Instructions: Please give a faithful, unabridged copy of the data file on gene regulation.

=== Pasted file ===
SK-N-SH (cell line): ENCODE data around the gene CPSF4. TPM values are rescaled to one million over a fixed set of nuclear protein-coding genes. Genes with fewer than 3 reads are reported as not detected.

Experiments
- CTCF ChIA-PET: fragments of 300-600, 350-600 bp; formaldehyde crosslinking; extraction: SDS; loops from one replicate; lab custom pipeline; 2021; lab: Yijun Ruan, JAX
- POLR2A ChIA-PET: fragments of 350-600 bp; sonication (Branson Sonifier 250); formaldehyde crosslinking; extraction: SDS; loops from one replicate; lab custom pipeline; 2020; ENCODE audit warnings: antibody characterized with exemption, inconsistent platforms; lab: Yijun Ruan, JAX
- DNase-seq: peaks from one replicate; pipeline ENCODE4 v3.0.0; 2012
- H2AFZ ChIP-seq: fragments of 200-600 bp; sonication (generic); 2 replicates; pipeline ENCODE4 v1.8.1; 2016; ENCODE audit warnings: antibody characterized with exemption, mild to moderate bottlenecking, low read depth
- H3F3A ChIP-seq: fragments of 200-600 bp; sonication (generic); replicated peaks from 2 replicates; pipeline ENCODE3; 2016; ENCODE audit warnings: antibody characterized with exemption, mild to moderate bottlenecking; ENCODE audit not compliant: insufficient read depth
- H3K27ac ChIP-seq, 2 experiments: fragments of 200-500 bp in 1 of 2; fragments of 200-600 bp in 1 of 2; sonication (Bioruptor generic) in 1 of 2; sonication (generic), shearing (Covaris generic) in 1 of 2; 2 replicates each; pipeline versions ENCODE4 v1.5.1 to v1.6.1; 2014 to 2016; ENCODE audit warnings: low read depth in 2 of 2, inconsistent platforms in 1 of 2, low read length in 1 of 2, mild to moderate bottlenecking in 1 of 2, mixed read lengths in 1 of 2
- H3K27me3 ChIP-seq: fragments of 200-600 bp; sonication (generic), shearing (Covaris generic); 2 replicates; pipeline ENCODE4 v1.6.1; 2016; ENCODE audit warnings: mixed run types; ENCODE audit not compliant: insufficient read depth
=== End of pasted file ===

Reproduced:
SK-N-SH (cell line): ENCODE data around the gene CPSF4. TPM values are rescaled to one million over a fixed set of nuclear protein-coding genes. Genes with fewer than 3 reads are reported as not detected.

Experiments
- CTCF ChIA-PET: fragments of 300-600, 350-600 bp; formaldehyde crosslinking; extraction: SDS; loops from one replicate; lab custom pipeline; 2021; lab: Yijun Ruan, JAX
- POLR2A ChIA-PET: fragments of 350-600 bp; sonication (Branson Sonifier 250); formaldehyde crosslinking; extraction: SDS; loops from one replicate; lab custom pipeline; 2020; ENCODE audit warnings: antibody characterized with exemption, inconsistent platforms; lab: Yijun Ruan, JAX
- DNase-seq: peaks from one replicate; pipeline ENCODE4 v3.0.0; 2012
- H2AFZ ChIP-seq: fragments of 200-600 bp; sonication (generic); 2 replicates; pipeline ENCODE4 v1.8.1; 2016; ENCODE audit warnings: antibody characterized with exemption, mild to moderate bottlenecking, low read depth
- H3F3A ChIP-seq: fragments of 200-600 bp; sonication (generic); replicated peaks from 2 replicates; pipeline ENCODE3; 2016; ENCODE audit warnings: antibody characterized with exemption, mild to moderate bottlenecking; ENCODE audit not compliant: insufficient read depth
- H3K27ac ChIP-seq, 2 experiments: fragments of 200-500 bp in 1 of 2; fragments of 200-600 bp in 1 of 2; sonication (Bioruptor generic) in 1 of 2; sonication (generic), shearing (Covaris generic) in 1 of 2; 2 replicates each; pipeline versions ENCODE4 v1.5.1 to v1.6.1; 2014 to 2016; ENCODE audit warnings: low read depth in 2 of 2, inconsistent platforms in 1 of 2, low read length in 1 of 2, mild to moderate bottlenecking in 1 of 2, mixed read lengths in 1 of 2
- H3K27me3 ChIP-seq: fragments of 200-600 bp; sonication (generic), shearing (Covaris generic); 2 replicates; pipeline ENCODE4 v1.6.1; 2016; ENCODE audit warnings: mixed run types; ENCODE audit not compliant: insufficient read depth